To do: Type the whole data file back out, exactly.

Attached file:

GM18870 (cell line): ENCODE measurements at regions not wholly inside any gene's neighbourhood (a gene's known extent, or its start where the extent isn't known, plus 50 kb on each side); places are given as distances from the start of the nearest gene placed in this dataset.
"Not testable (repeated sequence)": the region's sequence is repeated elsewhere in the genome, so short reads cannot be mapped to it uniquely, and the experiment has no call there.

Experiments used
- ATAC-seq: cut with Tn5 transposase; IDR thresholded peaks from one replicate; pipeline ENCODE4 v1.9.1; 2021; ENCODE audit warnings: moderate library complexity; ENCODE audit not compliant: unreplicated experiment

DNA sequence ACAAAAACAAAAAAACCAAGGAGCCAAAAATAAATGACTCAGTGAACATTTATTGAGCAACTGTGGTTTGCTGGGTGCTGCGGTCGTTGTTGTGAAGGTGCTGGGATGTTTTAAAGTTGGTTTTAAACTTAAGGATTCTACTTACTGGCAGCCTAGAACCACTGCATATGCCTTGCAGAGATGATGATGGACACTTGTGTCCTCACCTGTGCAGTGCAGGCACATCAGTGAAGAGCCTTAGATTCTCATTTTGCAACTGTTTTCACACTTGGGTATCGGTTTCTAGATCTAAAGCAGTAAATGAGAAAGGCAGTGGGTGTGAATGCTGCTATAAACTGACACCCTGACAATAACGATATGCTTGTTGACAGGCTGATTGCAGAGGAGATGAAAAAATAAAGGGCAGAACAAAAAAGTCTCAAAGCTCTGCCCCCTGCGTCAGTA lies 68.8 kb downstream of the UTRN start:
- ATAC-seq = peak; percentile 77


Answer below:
GM18870 (cell line): ENCODE measurements at regions not wholly inside any gene's neighbourhood (a gene's known extent, or its start where the extent isn't known, plus 50 kb on each side); places are given as distances from the start of the nearest gene placed in this dataset.
"Not testable (repeated sequence)": the region's sequence is repeated elsewhere in the genome, so short reads cannot be mapped to it uniquely, and the experiment has no call there.

Experiments used
- ATAC-seq: cut with Tn5 transposase; IDR thresholded peaks from one replicate; pipeline ENCODE4 v1.9.1; 2021; ENCODE audit warnings: moderate library complexity; ENCODE audit not compliant: unreplicated experiment

DNA sequence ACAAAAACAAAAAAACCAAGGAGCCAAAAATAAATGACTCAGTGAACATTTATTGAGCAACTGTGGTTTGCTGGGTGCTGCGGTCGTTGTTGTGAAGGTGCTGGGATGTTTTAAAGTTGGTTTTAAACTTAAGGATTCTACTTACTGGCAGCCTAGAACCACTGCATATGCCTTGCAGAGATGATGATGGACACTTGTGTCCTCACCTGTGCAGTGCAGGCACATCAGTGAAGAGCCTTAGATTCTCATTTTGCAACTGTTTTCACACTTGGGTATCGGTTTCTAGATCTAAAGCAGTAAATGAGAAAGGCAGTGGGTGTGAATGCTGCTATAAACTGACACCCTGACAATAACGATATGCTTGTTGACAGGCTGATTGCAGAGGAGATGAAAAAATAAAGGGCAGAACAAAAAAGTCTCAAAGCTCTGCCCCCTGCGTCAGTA lies 68.8 kb downstream of the UTRN start:
- ATAC-seq = peak; percentile 77